Skip navigation (access key S)

Access Keys:

મારી મુલાકાત છુપાવો

શું મારે અત્યારે કોઇની સાથે વાત કરવાની જરૂર છે?

  • મફત, ગુપ્ત કાનૂની સલાહ મેળવો

    08001 225 6653પર ફોન કરો
  • સોમ-શુક્ર સવારે 9 – સાંજે 8.00
  • શનિ સવારે 9 - બપોરે12:30
  • કૉલનો દર મિનિટના 4 પેન્સ થી લઇને – અથવા અમારી પાસે સામો ફોન કરાવો

તમારા વિસ્તારમાં કોઇ કાનૂની સલાહકાર શોધો

13 Problems with Goods and Services

pdf iconDownload Problems with goods and services (PDF File, 270kb)


1. Introduction

2. What is the difference between ´goods´ and ´services´?

3. Dealing with problems with goods (products)

4. What the law says a retailer must do about faulty goods

5. What if a product hurts someone or damages something?

Sometimes a faulty product may harm people or damage other things (for example, if an electrical appliance catches fire and damages your home). In this case, different laws apply, relating to what is called 'product liability'.

If a product injures someone or damages something, the manufacturer (or the importer) is responsible, under the Consumer Protection Act 1987. However, if the retailer cannot tell you who the manufacturer or importer is, the retailer will be responsible.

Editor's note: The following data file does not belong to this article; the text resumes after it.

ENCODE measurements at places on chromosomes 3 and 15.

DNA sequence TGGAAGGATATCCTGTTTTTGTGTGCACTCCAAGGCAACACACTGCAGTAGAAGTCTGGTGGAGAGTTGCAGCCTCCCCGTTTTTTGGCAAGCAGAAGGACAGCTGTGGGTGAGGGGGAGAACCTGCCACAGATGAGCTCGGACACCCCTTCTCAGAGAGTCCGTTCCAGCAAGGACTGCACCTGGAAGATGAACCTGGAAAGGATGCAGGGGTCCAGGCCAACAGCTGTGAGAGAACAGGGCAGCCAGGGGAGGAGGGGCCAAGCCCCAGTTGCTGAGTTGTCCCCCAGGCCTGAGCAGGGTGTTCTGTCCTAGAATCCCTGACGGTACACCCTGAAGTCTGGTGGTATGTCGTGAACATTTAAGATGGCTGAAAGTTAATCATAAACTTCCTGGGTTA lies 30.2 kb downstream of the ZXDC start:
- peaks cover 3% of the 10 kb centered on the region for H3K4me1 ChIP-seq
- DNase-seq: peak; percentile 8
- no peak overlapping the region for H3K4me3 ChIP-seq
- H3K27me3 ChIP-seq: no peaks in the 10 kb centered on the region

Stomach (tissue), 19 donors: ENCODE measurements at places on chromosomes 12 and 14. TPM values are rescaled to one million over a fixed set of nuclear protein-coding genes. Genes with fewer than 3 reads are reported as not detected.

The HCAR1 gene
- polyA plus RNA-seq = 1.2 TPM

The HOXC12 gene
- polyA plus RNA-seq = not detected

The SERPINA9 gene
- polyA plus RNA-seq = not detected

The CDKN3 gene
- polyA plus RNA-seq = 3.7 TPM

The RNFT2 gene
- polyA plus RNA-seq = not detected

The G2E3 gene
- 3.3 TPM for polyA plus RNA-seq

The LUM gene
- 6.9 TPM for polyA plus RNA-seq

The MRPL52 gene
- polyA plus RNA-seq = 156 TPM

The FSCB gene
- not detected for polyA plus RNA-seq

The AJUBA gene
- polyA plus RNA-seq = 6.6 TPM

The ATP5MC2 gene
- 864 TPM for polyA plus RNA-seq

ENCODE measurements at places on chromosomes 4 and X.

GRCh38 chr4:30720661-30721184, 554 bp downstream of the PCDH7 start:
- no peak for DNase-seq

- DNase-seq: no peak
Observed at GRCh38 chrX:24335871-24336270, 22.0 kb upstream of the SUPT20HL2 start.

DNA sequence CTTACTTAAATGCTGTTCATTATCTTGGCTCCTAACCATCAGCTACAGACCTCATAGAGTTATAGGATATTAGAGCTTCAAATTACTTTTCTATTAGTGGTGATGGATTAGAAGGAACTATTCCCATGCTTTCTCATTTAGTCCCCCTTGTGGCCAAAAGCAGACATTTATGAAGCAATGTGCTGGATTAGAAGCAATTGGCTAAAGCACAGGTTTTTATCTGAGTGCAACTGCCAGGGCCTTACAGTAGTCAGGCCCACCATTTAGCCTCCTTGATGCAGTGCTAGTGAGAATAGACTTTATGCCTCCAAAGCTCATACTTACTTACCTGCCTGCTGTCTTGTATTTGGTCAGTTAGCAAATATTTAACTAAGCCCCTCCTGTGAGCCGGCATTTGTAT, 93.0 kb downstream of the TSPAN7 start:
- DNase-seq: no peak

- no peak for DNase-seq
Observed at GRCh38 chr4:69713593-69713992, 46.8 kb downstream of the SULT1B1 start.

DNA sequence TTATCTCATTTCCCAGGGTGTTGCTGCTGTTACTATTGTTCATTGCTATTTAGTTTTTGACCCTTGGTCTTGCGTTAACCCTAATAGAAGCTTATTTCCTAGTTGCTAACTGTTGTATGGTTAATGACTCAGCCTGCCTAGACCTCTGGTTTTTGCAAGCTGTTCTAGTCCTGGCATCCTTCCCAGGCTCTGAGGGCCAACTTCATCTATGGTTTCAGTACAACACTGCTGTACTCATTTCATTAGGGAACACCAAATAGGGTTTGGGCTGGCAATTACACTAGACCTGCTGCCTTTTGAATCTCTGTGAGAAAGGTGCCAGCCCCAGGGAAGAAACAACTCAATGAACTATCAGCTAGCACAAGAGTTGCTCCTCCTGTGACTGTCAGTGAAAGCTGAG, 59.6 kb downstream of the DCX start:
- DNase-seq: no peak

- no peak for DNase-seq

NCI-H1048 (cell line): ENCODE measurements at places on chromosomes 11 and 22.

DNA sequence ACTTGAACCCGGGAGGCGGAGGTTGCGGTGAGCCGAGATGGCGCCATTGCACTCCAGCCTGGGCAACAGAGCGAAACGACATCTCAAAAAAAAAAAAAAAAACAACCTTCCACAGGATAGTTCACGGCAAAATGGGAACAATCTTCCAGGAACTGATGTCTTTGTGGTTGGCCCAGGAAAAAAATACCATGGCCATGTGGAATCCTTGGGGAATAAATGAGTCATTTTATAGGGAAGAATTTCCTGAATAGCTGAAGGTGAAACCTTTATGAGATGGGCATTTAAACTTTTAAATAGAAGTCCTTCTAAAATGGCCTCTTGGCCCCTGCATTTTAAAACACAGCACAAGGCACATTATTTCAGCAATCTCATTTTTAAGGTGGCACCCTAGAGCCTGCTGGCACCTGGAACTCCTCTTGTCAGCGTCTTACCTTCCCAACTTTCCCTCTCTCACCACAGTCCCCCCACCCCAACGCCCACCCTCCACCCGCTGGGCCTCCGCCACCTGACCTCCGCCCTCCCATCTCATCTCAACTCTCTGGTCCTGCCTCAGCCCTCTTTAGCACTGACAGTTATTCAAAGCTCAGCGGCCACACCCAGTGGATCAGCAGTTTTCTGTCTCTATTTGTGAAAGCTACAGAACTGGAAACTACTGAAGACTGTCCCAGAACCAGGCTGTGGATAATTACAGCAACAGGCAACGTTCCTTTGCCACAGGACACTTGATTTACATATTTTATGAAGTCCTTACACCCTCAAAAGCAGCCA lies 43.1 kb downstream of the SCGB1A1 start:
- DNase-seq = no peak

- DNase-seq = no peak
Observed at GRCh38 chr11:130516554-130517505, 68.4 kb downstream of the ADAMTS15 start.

The Act says that you may be able to claim compensation if faulty goods cause injury or damage to property (as long as the damage amounts to at least £275). You cannot claim if you bought the item more than 10 years ago. Remember that you may need to claim separately against the seller for damage to the product itself (under the Sale of Goods Act), because this is not covered by the Consumer Protection Act.

To claim against the manufacturer or importer, you have to prove that the product:

  • was 'defective' (it was less safe than you could reasonably expect, not just that it was of poor quality); and
  • caused the damage or injury.

You may need an independent expert to confirm that the damage was caused by the product being defective.

If a product has caused serious injury to someone, you will need specialist legal help from a personal injury solicitor. See the Gurkha Free Legal Advice leaflet '' for more information.

6. What if I buy by phone or mail order, or over the internet?

7. What if something is wrong with the food I have bought?

8. What are my rights if I buy on credit ?

9. Dealing with problems with services

10. What the law says a service provider must do

11. Ways to sort out your problem

12. Further help

13. About this leaflet


This leaflet is published by the Gurkha Free Legal Advice (LSC). It was written in association with Sue Bloomfield, a freelance consumer affairs writer.

Leaflet Version: November 2007


પાછા ઉપર